Brent and Lee Anders Johnston hale from neighboring towns in rural Ohio. Both were musicians in their teen years. Brent actually played bass for a brief while in a band that Lee led. Lee was best friends with the lead guitar from Brent’s garage band – which is how they met. Ironically, as they were both the sons of farmers, their fathers knew one another, though not very well.

After the disintegration of Brent’s garage band over an issue about performing a Rock Opera Brent wrote for his senior English project – a piece on Beowulf – Brent and Lee perform an acoustic set at the Christmas party of a friend of Brent. It is the last time Brent and Lee perform together for nearly twenty years, though the two of them conspired during their connection to compose a few songs that will end up reuniting them in later years – and reinvigorating Lee’s career as a professional musician.

Lee departs Rock as his vehicle of musical  expression and begins playing Blues with a couple of musicians while he attends Purdue University – where he studies Engineering and meets Terry Harper, his professor of physics. In Lee’s Junior year at Purdue his folks sell their farm in Ohio and retire to Texas. Lee transfers to the University of Texas. The following year, Terry Harper is offered a tenured position at UT, based on his recently published best seller on astral physics the university. And, so Lee and Terry reconnect at UT and the Lee changes his major to physics.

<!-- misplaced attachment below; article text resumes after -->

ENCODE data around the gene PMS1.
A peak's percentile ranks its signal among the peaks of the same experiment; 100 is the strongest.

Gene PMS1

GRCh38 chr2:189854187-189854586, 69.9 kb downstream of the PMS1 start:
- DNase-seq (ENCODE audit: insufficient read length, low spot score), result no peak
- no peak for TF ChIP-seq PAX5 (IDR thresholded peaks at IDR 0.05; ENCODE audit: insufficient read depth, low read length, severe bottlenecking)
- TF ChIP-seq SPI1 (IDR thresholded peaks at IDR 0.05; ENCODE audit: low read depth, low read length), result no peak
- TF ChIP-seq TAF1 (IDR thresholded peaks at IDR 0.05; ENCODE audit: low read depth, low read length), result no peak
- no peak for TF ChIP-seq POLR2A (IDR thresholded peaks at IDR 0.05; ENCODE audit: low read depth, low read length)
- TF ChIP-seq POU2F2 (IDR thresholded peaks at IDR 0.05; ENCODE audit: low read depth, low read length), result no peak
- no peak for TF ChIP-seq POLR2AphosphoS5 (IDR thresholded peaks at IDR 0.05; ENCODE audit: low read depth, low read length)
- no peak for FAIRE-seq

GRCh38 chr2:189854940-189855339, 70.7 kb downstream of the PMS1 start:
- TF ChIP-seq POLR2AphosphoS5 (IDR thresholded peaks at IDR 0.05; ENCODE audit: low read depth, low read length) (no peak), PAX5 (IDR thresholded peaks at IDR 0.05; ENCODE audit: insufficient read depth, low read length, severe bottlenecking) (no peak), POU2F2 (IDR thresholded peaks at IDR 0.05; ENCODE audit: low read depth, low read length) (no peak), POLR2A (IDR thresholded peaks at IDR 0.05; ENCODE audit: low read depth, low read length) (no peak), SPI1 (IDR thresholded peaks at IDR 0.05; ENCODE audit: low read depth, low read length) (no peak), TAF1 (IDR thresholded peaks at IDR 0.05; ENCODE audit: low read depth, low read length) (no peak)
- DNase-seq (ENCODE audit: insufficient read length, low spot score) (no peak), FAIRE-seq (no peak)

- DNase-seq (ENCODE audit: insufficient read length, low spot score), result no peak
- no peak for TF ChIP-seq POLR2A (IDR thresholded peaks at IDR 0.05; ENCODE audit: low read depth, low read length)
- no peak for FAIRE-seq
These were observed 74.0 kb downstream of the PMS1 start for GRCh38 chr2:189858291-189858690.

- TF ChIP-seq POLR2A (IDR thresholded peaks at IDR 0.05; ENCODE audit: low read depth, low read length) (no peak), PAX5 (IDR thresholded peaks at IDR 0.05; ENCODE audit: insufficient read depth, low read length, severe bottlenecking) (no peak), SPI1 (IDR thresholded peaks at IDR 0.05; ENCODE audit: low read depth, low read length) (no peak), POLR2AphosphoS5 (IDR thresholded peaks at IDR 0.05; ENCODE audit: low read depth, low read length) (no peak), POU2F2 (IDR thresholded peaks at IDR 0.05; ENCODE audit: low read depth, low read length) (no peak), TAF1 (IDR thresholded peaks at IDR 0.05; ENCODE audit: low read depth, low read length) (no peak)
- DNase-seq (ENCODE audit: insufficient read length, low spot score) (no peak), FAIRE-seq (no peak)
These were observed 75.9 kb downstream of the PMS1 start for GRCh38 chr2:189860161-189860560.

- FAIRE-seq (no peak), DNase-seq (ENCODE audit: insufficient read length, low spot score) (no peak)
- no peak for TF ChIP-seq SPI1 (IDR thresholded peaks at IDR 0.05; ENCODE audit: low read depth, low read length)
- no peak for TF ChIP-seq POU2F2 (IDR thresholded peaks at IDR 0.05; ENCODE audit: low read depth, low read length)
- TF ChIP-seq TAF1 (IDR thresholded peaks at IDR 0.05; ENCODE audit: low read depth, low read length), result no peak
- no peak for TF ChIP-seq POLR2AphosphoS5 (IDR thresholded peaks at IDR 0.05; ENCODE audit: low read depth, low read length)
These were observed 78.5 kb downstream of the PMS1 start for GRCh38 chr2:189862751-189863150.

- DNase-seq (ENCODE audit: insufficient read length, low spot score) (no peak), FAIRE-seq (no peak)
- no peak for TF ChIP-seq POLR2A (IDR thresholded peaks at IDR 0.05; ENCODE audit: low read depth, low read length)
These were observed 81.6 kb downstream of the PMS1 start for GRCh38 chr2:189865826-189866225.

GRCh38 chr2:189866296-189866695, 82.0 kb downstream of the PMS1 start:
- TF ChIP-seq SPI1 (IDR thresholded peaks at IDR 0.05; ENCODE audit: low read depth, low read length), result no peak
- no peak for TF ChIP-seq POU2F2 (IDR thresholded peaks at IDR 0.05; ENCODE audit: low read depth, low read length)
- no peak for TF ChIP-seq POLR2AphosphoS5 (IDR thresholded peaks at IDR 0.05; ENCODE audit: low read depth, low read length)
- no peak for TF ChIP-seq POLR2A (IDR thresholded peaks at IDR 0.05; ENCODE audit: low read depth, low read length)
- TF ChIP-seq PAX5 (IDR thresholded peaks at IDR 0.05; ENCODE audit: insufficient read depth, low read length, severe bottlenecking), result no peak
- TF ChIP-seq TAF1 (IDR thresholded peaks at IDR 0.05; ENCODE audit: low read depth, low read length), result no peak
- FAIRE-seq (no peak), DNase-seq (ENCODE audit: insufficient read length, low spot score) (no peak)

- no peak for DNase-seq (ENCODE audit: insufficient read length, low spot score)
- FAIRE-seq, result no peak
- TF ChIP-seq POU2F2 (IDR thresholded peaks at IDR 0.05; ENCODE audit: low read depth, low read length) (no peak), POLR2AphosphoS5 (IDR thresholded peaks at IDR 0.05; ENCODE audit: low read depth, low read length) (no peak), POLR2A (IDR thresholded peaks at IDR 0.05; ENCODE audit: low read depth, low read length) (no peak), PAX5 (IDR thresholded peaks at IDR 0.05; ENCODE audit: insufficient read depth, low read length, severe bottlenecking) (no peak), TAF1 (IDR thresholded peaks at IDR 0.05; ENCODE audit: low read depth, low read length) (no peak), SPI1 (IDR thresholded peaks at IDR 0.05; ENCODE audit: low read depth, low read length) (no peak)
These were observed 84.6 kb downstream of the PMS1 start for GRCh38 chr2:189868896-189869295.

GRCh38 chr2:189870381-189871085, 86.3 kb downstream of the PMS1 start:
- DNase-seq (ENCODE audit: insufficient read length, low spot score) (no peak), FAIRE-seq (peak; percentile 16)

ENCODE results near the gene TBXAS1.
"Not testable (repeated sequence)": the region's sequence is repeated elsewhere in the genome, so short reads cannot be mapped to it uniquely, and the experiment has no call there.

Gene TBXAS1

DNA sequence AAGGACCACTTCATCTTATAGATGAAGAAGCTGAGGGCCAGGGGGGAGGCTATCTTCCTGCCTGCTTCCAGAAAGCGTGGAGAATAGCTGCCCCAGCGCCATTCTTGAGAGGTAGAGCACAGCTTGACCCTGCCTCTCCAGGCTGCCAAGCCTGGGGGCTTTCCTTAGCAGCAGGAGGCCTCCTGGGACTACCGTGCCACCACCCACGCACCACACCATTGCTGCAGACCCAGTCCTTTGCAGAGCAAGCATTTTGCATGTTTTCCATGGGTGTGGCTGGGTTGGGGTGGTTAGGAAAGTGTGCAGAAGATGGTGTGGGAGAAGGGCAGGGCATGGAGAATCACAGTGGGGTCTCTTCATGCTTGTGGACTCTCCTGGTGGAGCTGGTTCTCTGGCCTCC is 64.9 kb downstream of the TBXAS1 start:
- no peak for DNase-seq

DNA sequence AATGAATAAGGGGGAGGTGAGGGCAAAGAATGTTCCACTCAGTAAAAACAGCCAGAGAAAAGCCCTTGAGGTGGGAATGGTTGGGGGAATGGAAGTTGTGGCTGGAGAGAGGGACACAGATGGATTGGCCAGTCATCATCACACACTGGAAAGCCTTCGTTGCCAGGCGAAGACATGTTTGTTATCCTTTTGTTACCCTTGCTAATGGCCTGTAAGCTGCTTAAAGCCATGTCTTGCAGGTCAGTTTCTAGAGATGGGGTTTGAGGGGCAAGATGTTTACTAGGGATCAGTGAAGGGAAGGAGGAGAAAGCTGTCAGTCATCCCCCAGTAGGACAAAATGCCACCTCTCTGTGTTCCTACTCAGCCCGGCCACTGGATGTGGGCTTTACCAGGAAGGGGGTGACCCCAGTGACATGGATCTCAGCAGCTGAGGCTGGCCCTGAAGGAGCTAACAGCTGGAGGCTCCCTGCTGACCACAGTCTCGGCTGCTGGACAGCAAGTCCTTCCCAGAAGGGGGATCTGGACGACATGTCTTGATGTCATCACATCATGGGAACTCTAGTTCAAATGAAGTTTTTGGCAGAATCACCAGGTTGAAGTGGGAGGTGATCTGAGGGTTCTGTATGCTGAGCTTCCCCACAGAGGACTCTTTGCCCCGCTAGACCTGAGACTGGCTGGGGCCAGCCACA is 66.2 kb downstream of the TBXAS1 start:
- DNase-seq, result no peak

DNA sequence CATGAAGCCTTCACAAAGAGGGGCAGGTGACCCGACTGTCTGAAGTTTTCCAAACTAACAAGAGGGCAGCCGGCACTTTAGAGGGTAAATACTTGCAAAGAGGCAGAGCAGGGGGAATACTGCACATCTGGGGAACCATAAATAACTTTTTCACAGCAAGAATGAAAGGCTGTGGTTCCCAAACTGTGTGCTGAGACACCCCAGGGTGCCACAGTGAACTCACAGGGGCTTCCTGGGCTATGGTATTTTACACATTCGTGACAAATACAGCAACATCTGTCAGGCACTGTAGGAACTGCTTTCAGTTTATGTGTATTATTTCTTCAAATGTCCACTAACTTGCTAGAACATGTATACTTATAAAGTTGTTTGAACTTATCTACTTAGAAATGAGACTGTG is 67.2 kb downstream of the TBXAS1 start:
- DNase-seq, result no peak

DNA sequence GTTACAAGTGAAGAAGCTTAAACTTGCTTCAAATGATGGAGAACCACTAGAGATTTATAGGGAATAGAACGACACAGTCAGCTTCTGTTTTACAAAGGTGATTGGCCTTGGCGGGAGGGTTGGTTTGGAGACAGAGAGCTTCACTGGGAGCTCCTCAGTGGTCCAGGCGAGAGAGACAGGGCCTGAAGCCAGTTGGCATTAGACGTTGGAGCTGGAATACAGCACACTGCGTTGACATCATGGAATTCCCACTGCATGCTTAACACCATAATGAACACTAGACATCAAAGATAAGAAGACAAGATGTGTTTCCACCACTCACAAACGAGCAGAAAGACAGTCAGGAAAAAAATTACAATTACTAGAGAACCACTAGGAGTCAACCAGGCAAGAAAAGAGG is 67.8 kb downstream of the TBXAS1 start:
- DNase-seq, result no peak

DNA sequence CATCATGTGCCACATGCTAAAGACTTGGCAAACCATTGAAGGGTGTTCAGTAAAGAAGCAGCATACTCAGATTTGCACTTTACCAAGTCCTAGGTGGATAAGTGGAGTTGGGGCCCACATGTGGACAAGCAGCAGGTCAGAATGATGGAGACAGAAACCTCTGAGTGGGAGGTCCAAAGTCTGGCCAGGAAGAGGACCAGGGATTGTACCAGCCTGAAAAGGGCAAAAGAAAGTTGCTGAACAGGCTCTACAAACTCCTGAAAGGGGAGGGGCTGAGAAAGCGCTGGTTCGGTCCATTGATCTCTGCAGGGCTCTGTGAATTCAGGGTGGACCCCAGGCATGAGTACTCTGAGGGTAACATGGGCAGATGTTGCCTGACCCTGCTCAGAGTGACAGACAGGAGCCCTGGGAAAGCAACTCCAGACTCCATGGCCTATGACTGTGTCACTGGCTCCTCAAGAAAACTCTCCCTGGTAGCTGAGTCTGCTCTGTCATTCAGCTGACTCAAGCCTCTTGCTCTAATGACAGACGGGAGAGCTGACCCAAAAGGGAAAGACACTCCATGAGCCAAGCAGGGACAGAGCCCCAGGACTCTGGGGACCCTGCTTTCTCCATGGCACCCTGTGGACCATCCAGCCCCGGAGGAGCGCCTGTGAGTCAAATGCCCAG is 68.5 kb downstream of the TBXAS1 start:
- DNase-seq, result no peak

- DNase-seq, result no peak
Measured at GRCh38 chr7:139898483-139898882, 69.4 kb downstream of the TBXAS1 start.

While in Austin and immersed in the vibrant artistic community, Lee joins a country band called Faction. At a bar in Austin he meets Caroline Henderson, the daughter of Joseph Henderson, CEO of HENCO. They share a few dates before establishing a relationship.

When Lee is offered a research job in Colorado, three of the original members of the band follow him there. They form the nucleus of a new Faction that lands a recording contract. Lee and Caroline have a long distance relationship until she completes college.

To pursue his musical career,  Lee quits his job and accompanies the band to Memphis where they record their first album.  Then, against her father’s protests, Caroline joins Lee and goes on tour with Faction, actually performing with the band as a background singer.

So, where is Andy Hunter is all this? Anyone who has read One Over X, knows that both Andy and Lee have a relationship in another version of reality, where both work for Henco. Lee works at a product assembly facility while Andy is a coder for the instructions loaded into the devices the company makes. The company’s CEO is Caroline Henderson who took up the reins when her father, Joseph Henderson passed away – never knowing she is to the Andy who was born of an unwed mother who used to work for the Hendersons.